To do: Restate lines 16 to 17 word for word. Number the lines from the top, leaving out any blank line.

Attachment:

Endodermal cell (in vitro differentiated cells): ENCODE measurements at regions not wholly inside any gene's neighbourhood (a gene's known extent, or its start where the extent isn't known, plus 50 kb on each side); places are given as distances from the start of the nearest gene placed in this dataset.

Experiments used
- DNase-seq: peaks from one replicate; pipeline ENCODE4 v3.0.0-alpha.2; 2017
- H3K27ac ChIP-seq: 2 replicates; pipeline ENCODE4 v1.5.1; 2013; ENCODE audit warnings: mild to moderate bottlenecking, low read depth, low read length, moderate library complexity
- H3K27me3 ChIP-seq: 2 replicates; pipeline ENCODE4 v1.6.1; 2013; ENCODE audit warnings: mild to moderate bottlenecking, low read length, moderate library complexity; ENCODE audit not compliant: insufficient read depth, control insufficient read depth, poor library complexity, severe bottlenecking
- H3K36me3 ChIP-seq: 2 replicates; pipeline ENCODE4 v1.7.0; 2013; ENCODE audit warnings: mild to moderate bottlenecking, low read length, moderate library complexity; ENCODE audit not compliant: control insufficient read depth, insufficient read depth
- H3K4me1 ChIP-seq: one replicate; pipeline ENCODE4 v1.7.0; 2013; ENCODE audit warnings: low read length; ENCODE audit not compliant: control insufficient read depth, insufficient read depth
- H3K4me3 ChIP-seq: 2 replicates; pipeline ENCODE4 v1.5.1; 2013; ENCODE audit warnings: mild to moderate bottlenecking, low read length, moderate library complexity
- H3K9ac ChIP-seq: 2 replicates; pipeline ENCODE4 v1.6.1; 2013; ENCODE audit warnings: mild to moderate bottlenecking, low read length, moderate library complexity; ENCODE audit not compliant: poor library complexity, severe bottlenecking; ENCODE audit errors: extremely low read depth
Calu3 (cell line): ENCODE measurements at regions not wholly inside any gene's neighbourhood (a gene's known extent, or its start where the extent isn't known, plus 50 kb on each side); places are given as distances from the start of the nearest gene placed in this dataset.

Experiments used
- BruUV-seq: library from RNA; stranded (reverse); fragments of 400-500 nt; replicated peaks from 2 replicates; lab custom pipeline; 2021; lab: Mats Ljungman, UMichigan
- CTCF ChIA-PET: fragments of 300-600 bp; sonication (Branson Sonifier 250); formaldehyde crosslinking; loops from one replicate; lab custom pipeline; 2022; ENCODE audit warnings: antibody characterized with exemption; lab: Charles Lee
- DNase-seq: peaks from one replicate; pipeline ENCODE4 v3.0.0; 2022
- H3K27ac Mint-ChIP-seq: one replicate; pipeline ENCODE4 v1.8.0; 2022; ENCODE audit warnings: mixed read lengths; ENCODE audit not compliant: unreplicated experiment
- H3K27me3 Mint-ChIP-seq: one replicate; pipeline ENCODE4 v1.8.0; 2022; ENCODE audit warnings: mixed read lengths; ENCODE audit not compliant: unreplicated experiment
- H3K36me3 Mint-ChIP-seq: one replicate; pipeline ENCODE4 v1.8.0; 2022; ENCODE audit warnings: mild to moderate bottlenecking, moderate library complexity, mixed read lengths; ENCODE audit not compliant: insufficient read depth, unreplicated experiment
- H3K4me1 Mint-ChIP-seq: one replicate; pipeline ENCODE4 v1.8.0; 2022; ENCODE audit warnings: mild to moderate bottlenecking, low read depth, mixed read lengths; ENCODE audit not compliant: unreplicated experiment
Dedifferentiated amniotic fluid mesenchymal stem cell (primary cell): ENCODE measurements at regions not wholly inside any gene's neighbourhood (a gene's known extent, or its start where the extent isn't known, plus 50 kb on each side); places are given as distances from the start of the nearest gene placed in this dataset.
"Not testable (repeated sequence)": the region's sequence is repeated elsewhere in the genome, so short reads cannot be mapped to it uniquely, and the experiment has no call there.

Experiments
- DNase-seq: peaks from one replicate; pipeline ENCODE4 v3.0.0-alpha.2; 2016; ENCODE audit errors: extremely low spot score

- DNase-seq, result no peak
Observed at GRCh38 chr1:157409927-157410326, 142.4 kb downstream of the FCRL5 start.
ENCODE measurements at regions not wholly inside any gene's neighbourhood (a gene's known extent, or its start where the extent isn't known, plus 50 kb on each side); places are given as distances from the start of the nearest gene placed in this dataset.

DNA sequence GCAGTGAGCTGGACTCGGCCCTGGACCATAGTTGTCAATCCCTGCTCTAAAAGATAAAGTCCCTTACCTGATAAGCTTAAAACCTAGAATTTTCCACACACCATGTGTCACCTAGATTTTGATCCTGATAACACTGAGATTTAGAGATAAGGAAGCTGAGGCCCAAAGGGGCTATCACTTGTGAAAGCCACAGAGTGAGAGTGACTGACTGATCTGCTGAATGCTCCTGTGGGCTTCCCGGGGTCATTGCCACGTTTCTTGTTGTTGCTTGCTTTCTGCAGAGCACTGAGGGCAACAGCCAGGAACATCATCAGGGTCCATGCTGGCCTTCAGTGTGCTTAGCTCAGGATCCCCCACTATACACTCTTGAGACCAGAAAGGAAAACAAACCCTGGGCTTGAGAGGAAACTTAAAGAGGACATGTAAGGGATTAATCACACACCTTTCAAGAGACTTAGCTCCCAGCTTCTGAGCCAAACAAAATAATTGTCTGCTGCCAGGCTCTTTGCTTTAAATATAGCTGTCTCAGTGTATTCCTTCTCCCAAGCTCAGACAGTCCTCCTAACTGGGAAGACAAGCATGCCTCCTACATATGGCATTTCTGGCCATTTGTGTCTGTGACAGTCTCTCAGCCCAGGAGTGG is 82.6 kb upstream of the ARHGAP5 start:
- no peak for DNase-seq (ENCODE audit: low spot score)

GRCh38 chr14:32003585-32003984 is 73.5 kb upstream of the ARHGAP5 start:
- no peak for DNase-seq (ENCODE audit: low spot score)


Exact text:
- H3K27me3 Mint-ChIP-seq: one replicate; pipeline ENCODE4 v1.8.0; 2022; ENCODE audit warnings: mixed read lengths; ENCODE audit not compliant: unreplicated experiment
- H3K36me3 Mint-ChIP-seq: one replicate; pipeline ENCODE4 v1.8.0; 2022; ENCODE audit warnings: mild to moderate bottlenecking, moderate library complexity, mixed read lengths; ENCODE audit not compliant: insufficient read depth, unreplicated experiment